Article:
In the apparatus embodiment 31, an LED printhead 39 or the like forms by continuous line scanning a latent electrostatic image on the surface of charged photoconductor belt element 32 as belt element 32 is being continuously advanced by a functionally associated powerhead (not shown). As the belt element 32 baring such latent image moves in spaced relationship past a series of toner powder development stations 41, toner powder is deposited on charged photoconductor belt element 32 and the latent image is sequentially developed into a visible image 42 on the surface of belt element 32.
Concurrently, the roller 37 heats circumferential surfaces (not shown) of transfer roller 10B. As roller 10B rotates, its heated circumferential surfaces are applied with pressure against outside surface portions (not shown) of belt element 32 whereon toned images, such as image 42, are formed. When toned image 42 reaches the nip region 43 formed between roller 10B and belt element 32, the toned image 42 is transferred from such outside surface portions of belt 32 to such circumferential surface portions of roller 10B.
The applied heat and pressure are sufficient to sinter the toner particles comprising the toned image to each other and to adjacent circumferential surface portions of the roller 10B.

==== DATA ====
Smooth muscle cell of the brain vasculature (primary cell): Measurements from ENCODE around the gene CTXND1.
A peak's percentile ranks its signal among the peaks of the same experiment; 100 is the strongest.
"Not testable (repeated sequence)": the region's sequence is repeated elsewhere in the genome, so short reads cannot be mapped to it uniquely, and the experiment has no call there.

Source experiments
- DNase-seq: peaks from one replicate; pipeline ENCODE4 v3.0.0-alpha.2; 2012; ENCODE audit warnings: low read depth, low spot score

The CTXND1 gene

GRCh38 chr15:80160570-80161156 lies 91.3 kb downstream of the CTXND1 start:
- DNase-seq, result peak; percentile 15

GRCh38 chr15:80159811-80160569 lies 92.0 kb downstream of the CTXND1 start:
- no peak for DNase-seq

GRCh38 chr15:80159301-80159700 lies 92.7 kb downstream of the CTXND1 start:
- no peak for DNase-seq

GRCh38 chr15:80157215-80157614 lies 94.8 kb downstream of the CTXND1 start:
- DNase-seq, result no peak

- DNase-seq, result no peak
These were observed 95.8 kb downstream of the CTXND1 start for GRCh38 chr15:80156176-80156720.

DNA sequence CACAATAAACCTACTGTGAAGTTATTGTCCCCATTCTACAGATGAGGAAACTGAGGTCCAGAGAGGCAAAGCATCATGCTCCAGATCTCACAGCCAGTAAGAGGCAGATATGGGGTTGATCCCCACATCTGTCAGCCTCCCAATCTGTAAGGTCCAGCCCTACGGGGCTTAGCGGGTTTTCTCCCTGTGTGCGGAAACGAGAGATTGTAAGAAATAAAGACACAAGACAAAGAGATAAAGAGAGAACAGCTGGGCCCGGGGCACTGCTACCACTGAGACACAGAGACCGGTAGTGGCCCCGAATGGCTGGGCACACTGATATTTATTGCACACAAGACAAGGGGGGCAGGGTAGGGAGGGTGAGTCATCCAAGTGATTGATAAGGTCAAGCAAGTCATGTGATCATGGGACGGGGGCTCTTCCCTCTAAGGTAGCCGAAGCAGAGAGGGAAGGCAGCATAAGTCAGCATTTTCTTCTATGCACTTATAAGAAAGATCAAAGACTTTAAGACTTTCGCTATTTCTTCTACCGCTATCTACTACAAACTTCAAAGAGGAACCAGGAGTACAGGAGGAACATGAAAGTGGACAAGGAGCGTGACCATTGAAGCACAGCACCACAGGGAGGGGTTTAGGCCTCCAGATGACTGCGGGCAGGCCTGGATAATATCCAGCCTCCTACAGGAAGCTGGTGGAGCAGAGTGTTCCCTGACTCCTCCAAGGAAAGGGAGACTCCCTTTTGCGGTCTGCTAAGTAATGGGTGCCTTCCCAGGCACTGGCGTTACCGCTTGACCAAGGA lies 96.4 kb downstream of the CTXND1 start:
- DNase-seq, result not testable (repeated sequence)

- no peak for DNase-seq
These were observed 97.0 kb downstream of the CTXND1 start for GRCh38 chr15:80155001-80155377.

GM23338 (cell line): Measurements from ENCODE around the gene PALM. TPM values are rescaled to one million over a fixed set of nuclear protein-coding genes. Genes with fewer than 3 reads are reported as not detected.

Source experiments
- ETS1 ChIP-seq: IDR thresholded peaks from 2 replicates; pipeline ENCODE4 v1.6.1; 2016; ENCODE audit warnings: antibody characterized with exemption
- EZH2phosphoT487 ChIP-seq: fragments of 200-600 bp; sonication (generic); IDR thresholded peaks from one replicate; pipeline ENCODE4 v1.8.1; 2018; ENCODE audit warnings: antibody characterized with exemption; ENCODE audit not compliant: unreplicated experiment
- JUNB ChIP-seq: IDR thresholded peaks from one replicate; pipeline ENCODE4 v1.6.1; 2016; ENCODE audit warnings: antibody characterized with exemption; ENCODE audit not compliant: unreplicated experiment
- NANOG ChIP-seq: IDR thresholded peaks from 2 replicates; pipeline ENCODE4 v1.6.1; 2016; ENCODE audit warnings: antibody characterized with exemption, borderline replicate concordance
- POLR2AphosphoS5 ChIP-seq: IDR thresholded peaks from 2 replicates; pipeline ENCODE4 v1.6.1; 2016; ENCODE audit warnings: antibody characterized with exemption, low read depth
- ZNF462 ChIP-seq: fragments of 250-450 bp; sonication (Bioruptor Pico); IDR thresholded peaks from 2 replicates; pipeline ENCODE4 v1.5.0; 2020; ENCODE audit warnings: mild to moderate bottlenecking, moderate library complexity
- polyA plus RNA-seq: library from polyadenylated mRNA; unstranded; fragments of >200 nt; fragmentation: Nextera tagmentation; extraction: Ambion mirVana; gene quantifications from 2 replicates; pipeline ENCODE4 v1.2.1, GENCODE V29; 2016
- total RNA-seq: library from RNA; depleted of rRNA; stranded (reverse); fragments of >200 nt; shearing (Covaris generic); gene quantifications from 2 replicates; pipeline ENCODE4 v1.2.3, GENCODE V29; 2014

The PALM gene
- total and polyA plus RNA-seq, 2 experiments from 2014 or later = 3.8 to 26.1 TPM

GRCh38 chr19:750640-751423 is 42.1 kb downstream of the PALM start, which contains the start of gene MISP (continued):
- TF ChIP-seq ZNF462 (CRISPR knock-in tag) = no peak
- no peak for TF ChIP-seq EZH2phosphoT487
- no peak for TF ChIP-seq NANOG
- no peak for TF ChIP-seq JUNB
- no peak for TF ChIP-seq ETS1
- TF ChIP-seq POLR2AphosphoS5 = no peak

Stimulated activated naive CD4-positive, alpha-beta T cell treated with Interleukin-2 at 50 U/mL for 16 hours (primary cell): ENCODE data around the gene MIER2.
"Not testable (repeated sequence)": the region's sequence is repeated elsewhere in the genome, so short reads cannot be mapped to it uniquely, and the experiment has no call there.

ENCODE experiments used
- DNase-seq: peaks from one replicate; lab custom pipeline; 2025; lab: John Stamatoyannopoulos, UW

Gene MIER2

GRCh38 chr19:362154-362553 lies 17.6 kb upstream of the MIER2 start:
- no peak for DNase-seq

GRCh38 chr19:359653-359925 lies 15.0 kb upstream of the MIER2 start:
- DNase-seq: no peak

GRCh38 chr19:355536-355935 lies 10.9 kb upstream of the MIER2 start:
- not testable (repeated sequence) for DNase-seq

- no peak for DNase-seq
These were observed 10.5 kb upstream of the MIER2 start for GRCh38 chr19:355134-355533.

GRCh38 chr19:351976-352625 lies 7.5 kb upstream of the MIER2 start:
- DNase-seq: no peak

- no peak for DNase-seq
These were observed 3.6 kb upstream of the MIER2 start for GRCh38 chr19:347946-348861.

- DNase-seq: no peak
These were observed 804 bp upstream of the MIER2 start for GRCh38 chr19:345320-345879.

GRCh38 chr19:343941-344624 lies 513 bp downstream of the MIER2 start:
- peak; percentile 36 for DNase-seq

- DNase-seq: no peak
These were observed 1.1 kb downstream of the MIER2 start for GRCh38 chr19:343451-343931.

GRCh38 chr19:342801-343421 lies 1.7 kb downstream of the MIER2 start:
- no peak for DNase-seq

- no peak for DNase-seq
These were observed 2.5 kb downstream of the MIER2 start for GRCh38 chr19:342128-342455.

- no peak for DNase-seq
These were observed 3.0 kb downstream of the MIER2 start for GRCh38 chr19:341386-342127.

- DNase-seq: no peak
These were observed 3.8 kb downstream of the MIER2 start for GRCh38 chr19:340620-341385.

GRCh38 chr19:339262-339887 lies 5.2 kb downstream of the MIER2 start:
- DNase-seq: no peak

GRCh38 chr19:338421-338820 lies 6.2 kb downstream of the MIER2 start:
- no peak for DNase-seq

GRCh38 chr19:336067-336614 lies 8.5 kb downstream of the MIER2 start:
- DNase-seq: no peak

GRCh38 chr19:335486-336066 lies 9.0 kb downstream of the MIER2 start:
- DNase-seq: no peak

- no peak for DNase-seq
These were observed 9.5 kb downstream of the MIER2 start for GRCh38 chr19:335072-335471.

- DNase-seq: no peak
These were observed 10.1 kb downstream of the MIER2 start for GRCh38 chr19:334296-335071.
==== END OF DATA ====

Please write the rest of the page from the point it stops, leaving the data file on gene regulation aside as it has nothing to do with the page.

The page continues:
Also concurrently, a receiver 38, that is comprised of paper or the like is fed into apparatus 31 and passes through a nip region 44 existing between a receiver sheet front surface, heating roller 46 and backing roller 47, the latter being unheated. In nip region 44, the front face of sheet 38 is heated. Rollers 46 and 47 rotate together with roller 47 moving clockwise and roller 46 moving counterclockwise. As receiver sheet 38 continues to advance, it enters and passes through a nip region 48 existing between roller 10B and backing roller 49, the longitudinally extending contacting surface portions of roller 10B being applied uniformly against adjacent contacting surface portions of roller 49 with pressure. Roller 49 is unheated.